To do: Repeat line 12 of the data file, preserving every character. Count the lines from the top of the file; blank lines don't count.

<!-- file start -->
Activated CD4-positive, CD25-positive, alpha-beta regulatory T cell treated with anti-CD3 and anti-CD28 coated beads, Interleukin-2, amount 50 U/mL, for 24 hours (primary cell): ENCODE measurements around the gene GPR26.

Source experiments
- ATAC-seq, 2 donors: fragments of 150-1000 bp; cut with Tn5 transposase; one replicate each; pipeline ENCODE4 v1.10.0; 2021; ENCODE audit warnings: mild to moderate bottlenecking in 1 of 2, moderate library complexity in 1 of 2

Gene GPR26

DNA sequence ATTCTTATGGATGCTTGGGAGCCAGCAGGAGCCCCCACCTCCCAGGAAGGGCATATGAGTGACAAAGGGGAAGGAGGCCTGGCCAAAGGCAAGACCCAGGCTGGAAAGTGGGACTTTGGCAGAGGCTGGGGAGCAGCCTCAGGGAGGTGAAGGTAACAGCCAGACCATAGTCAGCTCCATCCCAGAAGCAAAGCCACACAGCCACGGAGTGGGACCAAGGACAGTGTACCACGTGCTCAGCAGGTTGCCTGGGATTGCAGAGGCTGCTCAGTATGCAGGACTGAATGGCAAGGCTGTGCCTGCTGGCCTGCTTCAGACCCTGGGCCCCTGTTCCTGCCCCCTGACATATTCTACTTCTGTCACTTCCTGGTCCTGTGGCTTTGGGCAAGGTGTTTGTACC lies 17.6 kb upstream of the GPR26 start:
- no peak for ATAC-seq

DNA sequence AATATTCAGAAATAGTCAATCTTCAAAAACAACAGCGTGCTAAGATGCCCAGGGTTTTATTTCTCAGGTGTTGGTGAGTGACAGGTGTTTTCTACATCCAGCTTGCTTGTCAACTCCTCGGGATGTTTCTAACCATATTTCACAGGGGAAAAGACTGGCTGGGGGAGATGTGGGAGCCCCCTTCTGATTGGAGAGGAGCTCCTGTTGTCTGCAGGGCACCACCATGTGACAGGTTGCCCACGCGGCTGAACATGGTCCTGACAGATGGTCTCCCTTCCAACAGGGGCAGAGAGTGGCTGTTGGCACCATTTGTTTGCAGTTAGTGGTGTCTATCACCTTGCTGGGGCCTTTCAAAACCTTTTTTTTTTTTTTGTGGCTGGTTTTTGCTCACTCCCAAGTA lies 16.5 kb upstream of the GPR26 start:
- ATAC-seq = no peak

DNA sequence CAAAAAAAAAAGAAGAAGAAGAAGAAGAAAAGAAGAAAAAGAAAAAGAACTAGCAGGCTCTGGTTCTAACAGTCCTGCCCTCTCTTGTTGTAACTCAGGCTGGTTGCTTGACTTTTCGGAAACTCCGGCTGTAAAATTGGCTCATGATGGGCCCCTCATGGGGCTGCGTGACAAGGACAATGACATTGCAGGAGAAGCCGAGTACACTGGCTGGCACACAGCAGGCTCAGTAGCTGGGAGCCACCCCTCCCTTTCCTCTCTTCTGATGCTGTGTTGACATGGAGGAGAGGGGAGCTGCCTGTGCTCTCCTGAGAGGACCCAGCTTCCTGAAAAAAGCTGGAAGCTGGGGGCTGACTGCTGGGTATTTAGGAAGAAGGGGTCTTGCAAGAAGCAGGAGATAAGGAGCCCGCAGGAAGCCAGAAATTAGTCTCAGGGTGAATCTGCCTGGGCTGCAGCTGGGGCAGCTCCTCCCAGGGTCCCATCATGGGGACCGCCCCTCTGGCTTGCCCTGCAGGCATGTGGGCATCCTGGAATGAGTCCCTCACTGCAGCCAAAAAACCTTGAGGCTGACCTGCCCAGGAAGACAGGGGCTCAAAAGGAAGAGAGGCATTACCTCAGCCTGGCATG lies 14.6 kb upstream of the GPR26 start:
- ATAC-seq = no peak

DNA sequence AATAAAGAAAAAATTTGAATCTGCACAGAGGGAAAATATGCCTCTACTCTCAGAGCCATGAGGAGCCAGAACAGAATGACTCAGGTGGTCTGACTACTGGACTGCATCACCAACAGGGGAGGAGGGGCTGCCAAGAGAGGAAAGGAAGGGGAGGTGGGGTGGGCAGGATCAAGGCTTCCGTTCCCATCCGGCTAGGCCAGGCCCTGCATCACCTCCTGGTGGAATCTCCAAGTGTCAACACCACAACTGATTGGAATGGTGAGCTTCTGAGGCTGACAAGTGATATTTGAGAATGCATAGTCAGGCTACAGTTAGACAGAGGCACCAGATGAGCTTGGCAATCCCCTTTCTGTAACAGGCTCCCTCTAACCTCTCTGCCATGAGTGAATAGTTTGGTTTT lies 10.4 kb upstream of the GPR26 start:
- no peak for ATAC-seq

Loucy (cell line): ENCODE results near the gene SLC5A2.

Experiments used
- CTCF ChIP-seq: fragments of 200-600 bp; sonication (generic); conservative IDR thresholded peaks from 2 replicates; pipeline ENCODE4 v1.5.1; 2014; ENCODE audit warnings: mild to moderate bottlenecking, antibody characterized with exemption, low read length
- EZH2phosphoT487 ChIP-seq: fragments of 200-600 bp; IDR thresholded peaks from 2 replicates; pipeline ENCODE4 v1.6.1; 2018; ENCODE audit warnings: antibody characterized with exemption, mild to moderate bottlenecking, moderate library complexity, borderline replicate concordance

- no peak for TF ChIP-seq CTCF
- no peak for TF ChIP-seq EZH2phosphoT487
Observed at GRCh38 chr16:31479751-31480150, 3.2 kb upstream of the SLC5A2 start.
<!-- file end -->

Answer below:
- no peak for ATAC-seq